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Biofuel: Background

What is Biofuel?

Field of Corn
Biomass contains stored energy from the Sun.
Source: Wikipedia

Biomass is organic material made by plants and animals. Biomass contains stored energy from the sun. At the bottom of the food chain, plants absorb solar radiation through photosynthesis. They then convert it into chemical energy in the form of glucose, or sugar. The chemical energy in plants gets passed on to people and animals that consume them. Animals use glucose as a source of energy.

Burning biomass releases its stored chemical energy as thermal, or heat energy. But, burning solid biomass is not the only way to release its energy. Biomass can be converted to other liquid and gaseous forms. Biofuel is the name given to a flammable liquid fuel produced from biomass.

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Uses of Biofuel

The two most common types of biofuels are ethanol and biodiesel. Ethanol is also called ethyl alcohol, pure alcohol, or grain alcohol. It is a clear, colorless liquid commonly found in alcoholic beverages produced through fermentation and distillation. Biodiesel is a liquid which varies in color between golden and dark brown, depending on the material from with it is made.

gas pump of ethanol fuel
A gas pump that provides 85%
ethanol fuel to flexible fuel vehicles.
Source: U.S. Department of Energy

Both ethanol and biodiesel are used primarily for transportation. Motorized vehicles typically have internal combustion engines. These vehicles are powered by the burning of a fuel, mainly gasoline or diesel, in a confined space called a combustion chamber within the engine. Because biofuels are flammable, they can also be used for internal combustion and power motorized vehicles. In this way, biofuels serve as a substitute for fossil fuels that would otherwise be used.

Typically, biofuel is not used on its own, but is blended with a petroleum-based fuel. Any gasoline powered vehicle can use a fuel mixture that contains up to 10% ethanol without causing damage to the engine or fuel system. Cars and light trucks built after 2007 have been modified to handle up to 15% ethanol. Some specially built vehicles, known as flexible fuel vehicles, are able to use fuel mixtures that are up to 85% ethanol. In 2011, almost 14 billion gallons (about 53 billion liters) of ethanol were added to the gasoline consumed in the United States. Almost all of the gasoline now sold in the United States contains some ethanol.

Biodiesel use is relatively small compared to ethanol. In 2011, a little over 800 million gallons (about 3 billion liters) of biodiesel was produced in the United States. Diesel fuel is used by trucks, buses, and tractors. Diesel fuel allows for these vehicles to carry and pull heavy loads better than gasoline. Diesel-based fuels that contain up to 20% biodiesel can be used by most recently built diesel-powered vehicles. Older vehicles may require engine modifications before they can handle biodiesel. The biodiesel industry in the U.S. remains small and biodiesel is available only at some gas stations.

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Biofuel Sources

Corn and ethanol image
Corn is the most common
feedstock for producing
ethanol in the United
States. Source:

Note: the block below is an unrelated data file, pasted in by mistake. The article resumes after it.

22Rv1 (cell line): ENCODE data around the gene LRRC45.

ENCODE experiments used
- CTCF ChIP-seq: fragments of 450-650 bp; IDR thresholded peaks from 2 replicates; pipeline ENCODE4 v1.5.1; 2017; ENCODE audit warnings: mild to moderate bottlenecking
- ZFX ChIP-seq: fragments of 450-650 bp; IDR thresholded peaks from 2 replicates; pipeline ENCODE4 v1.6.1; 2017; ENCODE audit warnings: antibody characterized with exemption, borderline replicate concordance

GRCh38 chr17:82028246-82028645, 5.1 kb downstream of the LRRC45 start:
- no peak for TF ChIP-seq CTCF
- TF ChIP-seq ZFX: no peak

U.S. Department of Energy

The plant or animal material that is used to make a biofuel is called a feedstock. Almost any plant-based material can be an ethanol feedstock, but some plants are easier to process into ethanol than others. Today, ethanol is produced from three main types of feedstocks: starch-based, sugar-based, or cellulosic.

Starch-based feedstocks are grains, such as corn, sorghum, wheat and barley. These feedstocks contain long complex chains of sugar molecules. Corn is the feedstock for more than 90% of ethanol production in the United States due to its abundance and low price. Most ethanol is produced in the corn-growing states of the Midwest.

Sorghum image
This hybrid sorghum is a
cellulosic-based feedstock
grown to produce ethanol.
Source: Wikipedia

Sugar-based feedstocks contain smaller simple sugar molecules. These feedstocks include sugar cane and sugar beets. Sugar-based feedstocks are more commonly used outside of the United States. Brazil is the world's second-largest ethanol producer after the United States. It makes most of its ethanol from sugar cane.

Cellulosic-based feedstocks include trees, grasses, and the unused stalks and leaves of crops. These feedstocks contain cellulose, a rigid molecule used to make the cell walls for the leaves, stems, stalks, and woody portions of plants. Cellulosic ethanol involves a more complicated production process than ethanol made from starch- and sugar-based feedstocks. It is produced on a very small scale at this time. However, much research is being conducted to advance the production of cellulosic ethanol.

Switchgrass is a perennial grass that can be grown across the United States and used as a cellulosic-based feedstock.
Left image source: USDA
Right image source: USDA NRCS

Biodiesel is made from vegetable oils and animal fats. Vegetable oil feedstocks include rapeseed and soybean. Soybean oil is the most commonly used raw material for biodiesel in the United States and accounts for about 90 percent of all biodiesel feedstocks. Waste vegetable oil discarded by restaurants can also be used as a biodiesel feedstock. In addition, animal-based biodiesel feedstocks include lard, chicken fat and fish oil.